“……As U.K. Editor for Brown Girl MagazineSejal Sehmi is a globally celebrated media insider – self-described as a ‘writer and full-time thinker’. Her passion for writing has ‘stemmed from challenging society defined rules created for women of her generation.’ Dr Reena invites Sejal to Harley Street to discuss topics further in depth and she reveals how her role within the industry has evolved since starting out.
As I lay down flowers outside the grounds of Buckingham Palace to pay my respects to the late Queen Elizabeth II earlier this month, I am taken back to the summer of 2001. My then 4-year-old cousin had decided to throw a royal tantrum outside the palace grounds, once she realised that she wasn’t on Her Majesty’s invite list to the annual Garden Tea Party. “But I want to see the Queen!” she cried. Just like her, I grew up on fairy tales of Kings and Queens living in magical Kingdoms — yet our reality was far from fiction. Elizabeth Alexandra Mary Windsor, the country’s longest-serving monarch, leaves behind a legacy that will continue to heighten so many emotions and divide views amongst South Asians in the United Kingdom. For many, the history of colonisation and wounds of partition, inflicting my own family, is far from forgotten. Yet, equally there are those, like my immigrant grandmother, wanting to move forward — who not only participated with fellow South Asians in the Queen’s Jubilee celebration in Jun, but waited 12 hours to see the late Queen lying in state — that are simply mourning the matriarch, the mother, the grandmother — who single-handedly served the country for over 70 years. A country that my grandmother calls home. As BGM’s UK Editor, I was well aware of the challenges in bringing together different voices on one platform. Voices of loss, grief, anger and even hope, but voices that need to be heard. I am thankful to my team and all the guests that have contributed such raw emotions.
Following the death of Her Majesty Queen Elizabeth II on 8 September 2022, Brown Girl Magazine’s U.K. team along with guest contributors, some who have been associated or recognised by the monarchy, have penned their views on whether this historic moment will shift attitudes towards the significance and standing of the Royal Family. Read the full Brown Girl Magazine opinion link here
Language isn’t the sole identifier in embracing and appreciating your cultural roots, so why do society set benchmarks to determine someone’s cultural appreciation. As UK Editor of Brown Girl Magazine and born into a mixed heritage, I have come across so many stories that relay the same question – why do we struggle with identity? I speak to Sharan Raju – creator of Too British To Be Asian podcast to discuss if these narratives will ever change?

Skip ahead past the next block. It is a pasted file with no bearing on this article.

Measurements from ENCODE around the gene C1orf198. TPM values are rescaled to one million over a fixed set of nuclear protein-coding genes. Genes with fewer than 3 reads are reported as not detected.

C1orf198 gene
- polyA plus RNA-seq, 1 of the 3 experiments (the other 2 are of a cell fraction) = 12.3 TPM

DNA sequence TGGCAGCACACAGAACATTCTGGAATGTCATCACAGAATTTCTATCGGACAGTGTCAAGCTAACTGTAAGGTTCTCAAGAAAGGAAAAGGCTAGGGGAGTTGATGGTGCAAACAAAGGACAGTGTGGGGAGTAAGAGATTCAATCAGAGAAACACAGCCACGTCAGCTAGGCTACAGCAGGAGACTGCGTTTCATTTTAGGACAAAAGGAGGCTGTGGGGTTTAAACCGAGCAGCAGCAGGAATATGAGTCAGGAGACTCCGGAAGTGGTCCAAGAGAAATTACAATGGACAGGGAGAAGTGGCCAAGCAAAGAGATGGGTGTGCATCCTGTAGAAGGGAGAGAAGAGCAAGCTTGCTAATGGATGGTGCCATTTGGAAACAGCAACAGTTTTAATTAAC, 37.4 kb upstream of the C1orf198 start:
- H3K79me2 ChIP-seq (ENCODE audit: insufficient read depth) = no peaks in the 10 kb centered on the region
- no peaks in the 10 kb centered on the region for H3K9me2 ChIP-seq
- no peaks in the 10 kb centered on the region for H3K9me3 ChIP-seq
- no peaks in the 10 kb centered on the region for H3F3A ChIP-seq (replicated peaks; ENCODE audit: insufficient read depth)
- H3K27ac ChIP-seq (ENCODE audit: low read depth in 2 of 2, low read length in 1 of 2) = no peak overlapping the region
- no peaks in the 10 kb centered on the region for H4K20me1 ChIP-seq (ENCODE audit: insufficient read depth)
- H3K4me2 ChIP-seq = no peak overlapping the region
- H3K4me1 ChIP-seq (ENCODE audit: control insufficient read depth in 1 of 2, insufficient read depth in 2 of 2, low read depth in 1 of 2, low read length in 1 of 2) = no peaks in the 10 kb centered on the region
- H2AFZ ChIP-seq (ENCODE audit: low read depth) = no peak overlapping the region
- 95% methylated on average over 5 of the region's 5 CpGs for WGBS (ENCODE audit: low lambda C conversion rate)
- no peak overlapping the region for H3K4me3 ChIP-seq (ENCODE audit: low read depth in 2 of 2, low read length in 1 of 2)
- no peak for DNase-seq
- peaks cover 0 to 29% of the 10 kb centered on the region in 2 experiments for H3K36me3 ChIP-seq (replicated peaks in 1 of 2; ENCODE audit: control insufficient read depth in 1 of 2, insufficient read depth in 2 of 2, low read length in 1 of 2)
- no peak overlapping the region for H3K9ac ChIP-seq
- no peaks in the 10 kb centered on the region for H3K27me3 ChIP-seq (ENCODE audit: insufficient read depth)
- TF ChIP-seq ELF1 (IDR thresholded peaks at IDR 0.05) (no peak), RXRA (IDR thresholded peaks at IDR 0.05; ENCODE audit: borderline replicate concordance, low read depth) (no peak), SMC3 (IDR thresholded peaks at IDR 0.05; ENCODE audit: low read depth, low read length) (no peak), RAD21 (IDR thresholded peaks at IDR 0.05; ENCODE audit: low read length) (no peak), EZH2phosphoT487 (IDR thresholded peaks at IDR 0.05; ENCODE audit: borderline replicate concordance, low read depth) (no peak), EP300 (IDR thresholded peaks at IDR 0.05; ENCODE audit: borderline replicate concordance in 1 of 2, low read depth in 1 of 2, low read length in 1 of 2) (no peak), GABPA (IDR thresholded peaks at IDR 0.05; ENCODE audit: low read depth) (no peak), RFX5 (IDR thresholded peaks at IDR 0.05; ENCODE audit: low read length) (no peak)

“….It’s not us who should be silenced or forced into guilt, it is those who hold resentment and fear of what our collective voices can evolve into that need you. Because I certainly don’t and I no longer wish to carry you alongside with me.”
“….Actor, feminist, humanitarian — just a few words that describe the dynamite who is Jameela Jamil. It was February 2009, when this quirky, tall and slightly nervous looking British South Asian presenter exploded on to U.K.’s Channel 4. The cynic in me, of course, assumed this was just a strategy to tick the “brown skin on-screen” box. How wrong was I?!…”
Brown Girl Magazine U.K. exhibited “Disrupt” at TedxUCLWomen – a collection of stories at the that represent how, through our platform, across the world, South Asian women are “disrupting” the status quo and shaking up the dialogue in our communities. By championing women of colour who disrupt the narrative of cultural or societal formed norms – through arts, politics, or simply humanitarian channels, these stories are a reflection of how each of these women are shifting paradigms to create their own paths that define their individuality. Check out the photos from the event below.
Brown Girl Magazine was created by and for South Asian women globally who believe in the power of storytelling as a vehicle for community building and empowerment. BGM U.K. will display a collection of stories at the TedXUCLWomen exhibition that represent how, through our platform, across the world, South Asian women are “disrupting” the status quo and shaking up the dialogue in our communities. By championing women of colour who disrupt the narrative of cultural or societal formed norms – through arts, politics, or simply humanitarian channels, these stories are a reflection of how each of these women are shifting paradigms to create their own paths that define their individuality.